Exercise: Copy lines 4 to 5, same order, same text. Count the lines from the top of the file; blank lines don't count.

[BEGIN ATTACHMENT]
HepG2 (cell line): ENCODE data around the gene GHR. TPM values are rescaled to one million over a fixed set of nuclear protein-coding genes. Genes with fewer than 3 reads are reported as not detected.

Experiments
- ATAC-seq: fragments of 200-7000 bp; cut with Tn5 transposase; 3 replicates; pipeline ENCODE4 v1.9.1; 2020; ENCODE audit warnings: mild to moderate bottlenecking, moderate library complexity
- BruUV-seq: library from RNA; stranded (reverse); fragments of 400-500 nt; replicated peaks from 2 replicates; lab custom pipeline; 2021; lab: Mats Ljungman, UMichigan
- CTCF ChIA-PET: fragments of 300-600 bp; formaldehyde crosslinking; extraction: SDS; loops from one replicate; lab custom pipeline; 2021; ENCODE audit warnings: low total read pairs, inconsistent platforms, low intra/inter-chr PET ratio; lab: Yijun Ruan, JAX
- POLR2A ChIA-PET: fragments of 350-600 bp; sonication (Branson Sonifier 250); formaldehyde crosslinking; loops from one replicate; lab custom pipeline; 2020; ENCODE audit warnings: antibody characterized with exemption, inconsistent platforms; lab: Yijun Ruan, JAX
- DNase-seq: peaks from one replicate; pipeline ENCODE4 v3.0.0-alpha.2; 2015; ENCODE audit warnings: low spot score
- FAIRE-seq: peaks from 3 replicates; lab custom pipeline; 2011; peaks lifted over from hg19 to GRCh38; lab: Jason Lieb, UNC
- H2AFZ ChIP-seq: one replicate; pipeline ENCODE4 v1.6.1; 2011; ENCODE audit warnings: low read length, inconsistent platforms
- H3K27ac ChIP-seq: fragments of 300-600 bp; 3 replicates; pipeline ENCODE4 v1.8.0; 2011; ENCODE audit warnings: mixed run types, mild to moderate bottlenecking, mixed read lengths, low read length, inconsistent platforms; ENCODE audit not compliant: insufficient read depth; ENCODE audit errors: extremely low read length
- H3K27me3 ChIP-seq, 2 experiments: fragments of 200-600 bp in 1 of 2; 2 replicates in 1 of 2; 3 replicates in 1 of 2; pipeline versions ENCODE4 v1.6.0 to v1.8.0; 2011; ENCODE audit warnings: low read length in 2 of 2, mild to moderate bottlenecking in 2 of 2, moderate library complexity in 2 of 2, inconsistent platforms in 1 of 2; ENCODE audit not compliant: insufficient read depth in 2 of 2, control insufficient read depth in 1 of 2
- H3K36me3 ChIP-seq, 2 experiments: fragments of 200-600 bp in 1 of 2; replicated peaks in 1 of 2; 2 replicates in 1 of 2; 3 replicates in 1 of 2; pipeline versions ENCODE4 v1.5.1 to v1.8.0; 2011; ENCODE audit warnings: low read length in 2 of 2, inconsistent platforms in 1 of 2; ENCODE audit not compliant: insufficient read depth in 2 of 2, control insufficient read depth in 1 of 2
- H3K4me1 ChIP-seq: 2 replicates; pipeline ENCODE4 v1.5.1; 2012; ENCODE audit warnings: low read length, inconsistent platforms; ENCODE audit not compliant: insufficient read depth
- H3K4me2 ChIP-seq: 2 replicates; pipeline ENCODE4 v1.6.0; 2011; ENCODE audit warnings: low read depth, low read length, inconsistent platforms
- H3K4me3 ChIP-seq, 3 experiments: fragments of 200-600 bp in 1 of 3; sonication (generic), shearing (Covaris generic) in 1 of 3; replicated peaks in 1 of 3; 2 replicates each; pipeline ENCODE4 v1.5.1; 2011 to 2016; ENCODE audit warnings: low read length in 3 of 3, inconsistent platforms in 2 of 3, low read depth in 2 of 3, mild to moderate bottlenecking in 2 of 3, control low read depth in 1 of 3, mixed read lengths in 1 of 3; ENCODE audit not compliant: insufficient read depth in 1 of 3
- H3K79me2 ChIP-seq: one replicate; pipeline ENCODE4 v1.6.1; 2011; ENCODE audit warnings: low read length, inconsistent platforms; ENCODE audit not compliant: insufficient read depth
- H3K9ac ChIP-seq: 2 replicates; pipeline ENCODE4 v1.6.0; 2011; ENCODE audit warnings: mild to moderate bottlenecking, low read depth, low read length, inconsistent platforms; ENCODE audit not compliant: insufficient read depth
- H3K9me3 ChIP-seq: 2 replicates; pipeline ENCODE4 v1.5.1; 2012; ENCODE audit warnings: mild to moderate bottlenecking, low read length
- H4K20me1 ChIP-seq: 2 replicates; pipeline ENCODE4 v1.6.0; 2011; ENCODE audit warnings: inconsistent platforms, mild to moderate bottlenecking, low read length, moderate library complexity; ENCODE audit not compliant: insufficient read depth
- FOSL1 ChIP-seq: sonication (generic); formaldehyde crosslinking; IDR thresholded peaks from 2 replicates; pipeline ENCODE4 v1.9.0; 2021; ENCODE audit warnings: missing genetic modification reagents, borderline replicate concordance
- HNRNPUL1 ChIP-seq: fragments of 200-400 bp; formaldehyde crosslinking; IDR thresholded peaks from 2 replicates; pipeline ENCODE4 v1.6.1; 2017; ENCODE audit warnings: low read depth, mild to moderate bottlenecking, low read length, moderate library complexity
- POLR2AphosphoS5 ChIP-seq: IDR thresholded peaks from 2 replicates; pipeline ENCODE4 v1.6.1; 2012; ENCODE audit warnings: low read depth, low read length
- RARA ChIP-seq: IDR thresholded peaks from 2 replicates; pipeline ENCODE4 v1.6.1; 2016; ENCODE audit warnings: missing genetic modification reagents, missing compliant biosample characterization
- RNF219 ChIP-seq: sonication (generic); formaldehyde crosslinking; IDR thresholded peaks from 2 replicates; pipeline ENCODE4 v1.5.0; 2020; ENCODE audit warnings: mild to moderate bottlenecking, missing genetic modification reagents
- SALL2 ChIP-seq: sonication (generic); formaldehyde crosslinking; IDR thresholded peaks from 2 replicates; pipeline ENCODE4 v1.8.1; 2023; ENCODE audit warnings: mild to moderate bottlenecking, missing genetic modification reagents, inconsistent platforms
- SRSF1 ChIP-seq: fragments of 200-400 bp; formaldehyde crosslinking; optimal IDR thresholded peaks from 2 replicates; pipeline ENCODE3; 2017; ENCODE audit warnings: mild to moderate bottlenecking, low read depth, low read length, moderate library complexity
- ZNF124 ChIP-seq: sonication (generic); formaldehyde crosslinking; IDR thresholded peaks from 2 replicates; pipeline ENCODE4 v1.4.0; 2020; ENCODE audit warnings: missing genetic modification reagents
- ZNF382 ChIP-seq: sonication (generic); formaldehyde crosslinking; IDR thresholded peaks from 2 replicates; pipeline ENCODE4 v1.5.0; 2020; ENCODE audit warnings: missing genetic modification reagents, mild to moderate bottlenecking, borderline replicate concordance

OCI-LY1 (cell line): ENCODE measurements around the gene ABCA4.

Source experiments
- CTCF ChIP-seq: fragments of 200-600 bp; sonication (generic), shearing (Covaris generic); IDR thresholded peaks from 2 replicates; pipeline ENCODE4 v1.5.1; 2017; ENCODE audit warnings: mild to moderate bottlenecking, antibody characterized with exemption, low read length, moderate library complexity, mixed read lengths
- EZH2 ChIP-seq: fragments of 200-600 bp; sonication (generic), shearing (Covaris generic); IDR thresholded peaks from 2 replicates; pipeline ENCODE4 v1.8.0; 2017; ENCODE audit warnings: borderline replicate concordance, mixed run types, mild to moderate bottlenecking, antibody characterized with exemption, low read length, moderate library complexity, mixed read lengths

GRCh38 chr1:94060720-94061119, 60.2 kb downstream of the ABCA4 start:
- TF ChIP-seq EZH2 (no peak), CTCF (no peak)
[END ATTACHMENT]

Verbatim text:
- BruUV-seq: library from RNA; stranded (reverse); fragments of 400-500 nt; replicated peaks from 2 replicates; lab custom pipeline; 2021; lab: Mats Ljungman, UMichigan
- CTCF ChIA-PET: fragments of 300-600 bp; formaldehyde crosslinking; extraction: SDS; loops from one replicate; lab custom pipeline; 2021; ENCODE audit warnings: low total read pairs, inconsistent platforms, low intra/inter-chr PET ratio; lab: Yijun Ruan, JAX